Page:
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Vitamin A Part 1 & 2 by Paramhansa Yogananda

We now begin our discussion of Vitamins – what they are, their function in the human body, the reaction of each, the effect of vitamin deficiency, and in what foods the different ones are to be found.

Vitamins are “energy-making, health-giving elements” found in natural, unrefined foods. Up to the present time six have been discovered and studied in their relation to nutrition. These six are A, B, C, D, E, and G.

An adequate supply of vitamins is absolutely necessary for growth and for the preservation of health and vitality. Each vitamin has a definite effect and a deficiency of one or more of them in the diet is responsible for many common disorders such as: night blindness, multiple neuritis, rickets, scurvy, softening of the bones, and goiter.

Vegetables and fruits supply most of the vitamins though some animals and birds eat vitamins in plants and pass them on as food for their young in such foods as milk and eggs.

In order to build up vitality, and maintain health, a liberal amount of all vitamin foods should be included in the diet and not just enough to avoid nutritional calamity.

Vitamin A helps to prevent infection, stimulates growth, and helps to keep man free from colds. It is necessary to produce vitality in people of all ages and its lack makes one “most susceptible to infections of the eyes, sinuses, ears, glands, of the mouth and throat, and in some instances in the kidneys and bladder.”

Sources of vitamin A are: butter, cream, raw milk, egg yolk, salmon, whole milk, cheese, cream cheese, Swiss cheese, carrots, chicory, green peppers, sweet potatoes, oranges, ripe bananas, squash, pumpkin, yellow corn, yellow corn meal, spinach, cabbage, green celery, parsley, onion tops, turnip tops, outer green leaves of lettuce, cress, red and yellow tomatoes, chard, broccoli, endive, beet tops, mustard greens, dandelion greens, Brussels sprouts, string beans, peas, asparagus, apricots, yellow peaches, mush melon, cherries, olives, papaya, avocado, prunes, and pineapple.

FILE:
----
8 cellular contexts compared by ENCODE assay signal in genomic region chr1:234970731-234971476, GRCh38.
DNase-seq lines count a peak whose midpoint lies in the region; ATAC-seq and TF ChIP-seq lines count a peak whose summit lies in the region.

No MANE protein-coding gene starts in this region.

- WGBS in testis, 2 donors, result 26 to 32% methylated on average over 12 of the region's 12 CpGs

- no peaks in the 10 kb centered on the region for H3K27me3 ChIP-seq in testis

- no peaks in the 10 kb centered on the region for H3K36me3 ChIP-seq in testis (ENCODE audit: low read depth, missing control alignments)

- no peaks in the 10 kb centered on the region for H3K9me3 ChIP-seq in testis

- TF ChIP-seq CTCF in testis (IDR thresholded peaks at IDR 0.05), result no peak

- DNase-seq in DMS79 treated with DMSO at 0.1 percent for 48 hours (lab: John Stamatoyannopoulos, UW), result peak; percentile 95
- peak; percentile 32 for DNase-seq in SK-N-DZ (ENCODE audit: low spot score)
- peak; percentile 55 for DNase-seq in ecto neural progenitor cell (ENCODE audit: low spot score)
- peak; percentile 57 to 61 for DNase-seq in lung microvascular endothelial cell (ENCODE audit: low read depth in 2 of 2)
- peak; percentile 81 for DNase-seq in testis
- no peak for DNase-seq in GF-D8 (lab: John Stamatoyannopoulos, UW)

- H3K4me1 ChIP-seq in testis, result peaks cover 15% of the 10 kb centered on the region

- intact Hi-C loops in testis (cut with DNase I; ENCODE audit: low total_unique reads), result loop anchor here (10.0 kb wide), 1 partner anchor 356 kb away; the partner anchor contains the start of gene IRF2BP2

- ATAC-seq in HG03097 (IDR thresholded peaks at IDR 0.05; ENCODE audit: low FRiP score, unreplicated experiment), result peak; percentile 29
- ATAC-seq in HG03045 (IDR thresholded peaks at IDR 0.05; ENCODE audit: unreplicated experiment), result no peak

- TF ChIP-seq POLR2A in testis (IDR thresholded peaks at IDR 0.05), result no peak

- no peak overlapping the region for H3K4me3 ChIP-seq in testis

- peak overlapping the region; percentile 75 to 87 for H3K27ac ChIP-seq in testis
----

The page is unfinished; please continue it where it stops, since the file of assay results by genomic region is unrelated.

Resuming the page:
Praecepta Lessons, Volume 3 (1938): Praeceptum #57


VITAMIN A continued

Vitamin A is soluble in fat and is found in butter, cream, Cod Liver Oil, and egg fat. The green leaves of vegetables have been found to contain comparatively large quantities of vitamin A. The inside leaves of lettuce and cabbages which are not exposed to the-sun do not contain it.

Vitamin A in milk comes from the green grasses eaten by the cows. Experiments have shown that grass-fed cows give milk containing twice as much vitamin A as stall-fed cows. This shows how important it is for the nursing mother to have the right kind of food containing a sufficient amount of the very necessary vitamin A to pass on through her milk to her baby.

Cod Liver Oil contains about 250 times as much vitamin A as butter and spinach contains about 3 times as much as butter.

Heat destroys vitamin A when food is cooked in the presence of air but in the absence of air, heat does not destroy it. For this reason sterilized milk contains it because it is prepared in closed vessels. Dried and condensed milks are usually heated in the absence of air and thus are good in this respect.

If the amount of vitamin A in the diet is very small the health suffers. Children on such a diet lose weight and are very susceptible to infection of any kind, the most common being inflammation of the cornea of the eye, which often leads to blindness.

While adults require less vitamin A than growing children, it is still very essential in their diet to prevent lowered resistance to infections, especially of the respiratory tract and lungs. There is a condition known as “night blindness” which is due to a lack of vitamin A.

Remember carrots, egg yolks, spinach, cream, butter and Cod Liver Oil when you want to get an optimum amount of vitamin A in a hurry but do not forget the other foods listed in Praeceptum No. 57.ctx_py_Praecepta_20570

Get fresh young carrots and use them raw for the most part. Grate them and combine them with other foods in salads. Grind and squeeze the juice from them and drink the life-giving cocktail.

Fresh tender spinach leaves shredded raw make wonderful salads.

Praecepta Lessons, Volume 3 (1938): Praeceptum #58